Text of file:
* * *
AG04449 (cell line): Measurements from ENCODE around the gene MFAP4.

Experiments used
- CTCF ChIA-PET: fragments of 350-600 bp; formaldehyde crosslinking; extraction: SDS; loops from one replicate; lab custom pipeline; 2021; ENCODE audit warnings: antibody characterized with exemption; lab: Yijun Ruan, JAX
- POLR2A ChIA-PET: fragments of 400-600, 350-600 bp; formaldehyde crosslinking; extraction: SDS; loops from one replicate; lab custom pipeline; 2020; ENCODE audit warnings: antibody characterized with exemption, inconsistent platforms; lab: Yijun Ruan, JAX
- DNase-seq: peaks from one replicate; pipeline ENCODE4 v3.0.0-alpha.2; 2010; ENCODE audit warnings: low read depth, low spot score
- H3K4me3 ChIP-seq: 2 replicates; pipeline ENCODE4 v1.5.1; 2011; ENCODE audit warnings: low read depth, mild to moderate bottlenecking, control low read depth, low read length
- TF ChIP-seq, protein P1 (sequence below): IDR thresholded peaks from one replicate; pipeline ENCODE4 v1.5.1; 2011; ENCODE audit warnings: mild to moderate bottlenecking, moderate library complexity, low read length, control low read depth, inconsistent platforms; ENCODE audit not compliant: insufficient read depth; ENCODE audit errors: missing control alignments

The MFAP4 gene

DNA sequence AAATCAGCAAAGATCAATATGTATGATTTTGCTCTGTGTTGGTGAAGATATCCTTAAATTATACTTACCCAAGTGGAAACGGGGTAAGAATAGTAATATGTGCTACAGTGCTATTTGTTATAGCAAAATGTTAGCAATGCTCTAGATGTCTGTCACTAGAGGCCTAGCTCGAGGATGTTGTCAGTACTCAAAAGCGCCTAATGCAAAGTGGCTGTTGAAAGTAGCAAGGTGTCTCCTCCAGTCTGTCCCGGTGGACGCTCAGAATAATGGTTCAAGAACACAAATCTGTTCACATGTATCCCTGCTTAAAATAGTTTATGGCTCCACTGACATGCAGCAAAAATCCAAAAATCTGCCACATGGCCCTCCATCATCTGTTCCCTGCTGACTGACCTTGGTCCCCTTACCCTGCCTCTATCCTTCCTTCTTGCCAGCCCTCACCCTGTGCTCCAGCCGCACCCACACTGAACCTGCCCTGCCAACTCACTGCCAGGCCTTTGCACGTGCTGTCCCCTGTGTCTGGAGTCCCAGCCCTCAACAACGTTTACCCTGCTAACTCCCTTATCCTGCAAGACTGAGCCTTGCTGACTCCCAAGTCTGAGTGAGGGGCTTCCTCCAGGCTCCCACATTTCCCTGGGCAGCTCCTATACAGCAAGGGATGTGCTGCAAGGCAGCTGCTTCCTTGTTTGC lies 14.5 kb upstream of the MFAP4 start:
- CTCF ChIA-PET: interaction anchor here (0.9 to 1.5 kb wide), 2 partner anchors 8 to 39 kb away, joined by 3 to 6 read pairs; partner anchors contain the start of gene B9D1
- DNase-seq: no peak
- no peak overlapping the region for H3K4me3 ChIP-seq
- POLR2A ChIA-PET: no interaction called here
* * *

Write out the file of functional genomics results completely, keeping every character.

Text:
AG04449 (cell line): Measurements from ENCODE around the gene MFAP4.

Experiments used
- CTCF ChIA-PET: fragments of 350-600 bp; formaldehyde crosslinking; extraction: SDS; loops from one replicate; lab custom pipeline; 2021; ENCODE audit warnings: antibody characterized with exemption; lab: Yijun Ruan, JAX
- POLR2A ChIA-PET: fragments of 400-600, 350-600 bp; formaldehyde crosslinking; extraction: SDS; loops from one replicate; lab custom pipeline; 2020; ENCODE audit warnings: antibody characterized with exemption, inconsistent platforms; lab: Yijun Ruan, JAX
- DNase-seq: peaks from one replicate; pipeline ENCODE4 v3.0.0-alpha.2; 2010; ENCODE audit warnings: low read depth, low spot score
- H3K4me3 ChIP-seq: 2 replicates; pipeline ENCODE4 v1.5.1; 2011; ENCODE audit warnings: low read depth, mild to moderate bottlenecking, control low read depth, low read length
- TF ChIP-seq, protein P1 (sequence below): IDR thresholded peaks from one replicate; pipeline ENCODE4 v1.5.1; 2011; ENCODE audit warnings: mild to moderate bottlenecking, moderate library complexity, low read length, control low read depth, inconsistent platforms; ENCODE audit not compliant: insufficient read depth; ENCODE audit errors: missing control alignments

The MFAP4 gene

DNA sequence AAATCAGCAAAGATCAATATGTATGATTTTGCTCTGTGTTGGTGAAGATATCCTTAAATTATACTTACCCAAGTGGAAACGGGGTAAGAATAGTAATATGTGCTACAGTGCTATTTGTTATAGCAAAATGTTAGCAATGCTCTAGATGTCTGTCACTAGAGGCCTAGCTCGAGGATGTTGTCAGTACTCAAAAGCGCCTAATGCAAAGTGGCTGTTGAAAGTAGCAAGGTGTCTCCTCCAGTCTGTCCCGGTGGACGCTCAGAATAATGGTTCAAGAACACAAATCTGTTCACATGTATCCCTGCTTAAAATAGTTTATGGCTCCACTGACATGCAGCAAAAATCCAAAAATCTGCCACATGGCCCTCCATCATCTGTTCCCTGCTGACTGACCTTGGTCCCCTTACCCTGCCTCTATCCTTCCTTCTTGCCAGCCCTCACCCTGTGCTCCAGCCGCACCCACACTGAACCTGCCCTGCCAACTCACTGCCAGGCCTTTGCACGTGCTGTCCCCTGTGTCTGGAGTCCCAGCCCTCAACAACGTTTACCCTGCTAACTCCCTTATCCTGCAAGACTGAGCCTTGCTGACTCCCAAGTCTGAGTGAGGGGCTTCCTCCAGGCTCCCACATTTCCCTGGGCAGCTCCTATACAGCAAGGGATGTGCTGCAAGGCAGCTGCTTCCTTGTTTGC lies 14.5 kb upstream of the MFAP4 start:
- CTCF ChIA-PET: interaction anchor here (0.9 to 1.5 kb wide), 2 partner anchors 8 to 39 kb away, joined by 3 to 6 read pairs; partner anchors contain the start of gene B9D1
- DNase-seq: no peak
- no peak overlapping the region for H3K4me3 ChIP-seq
- POLR2A ChIA-PET: no interaction called here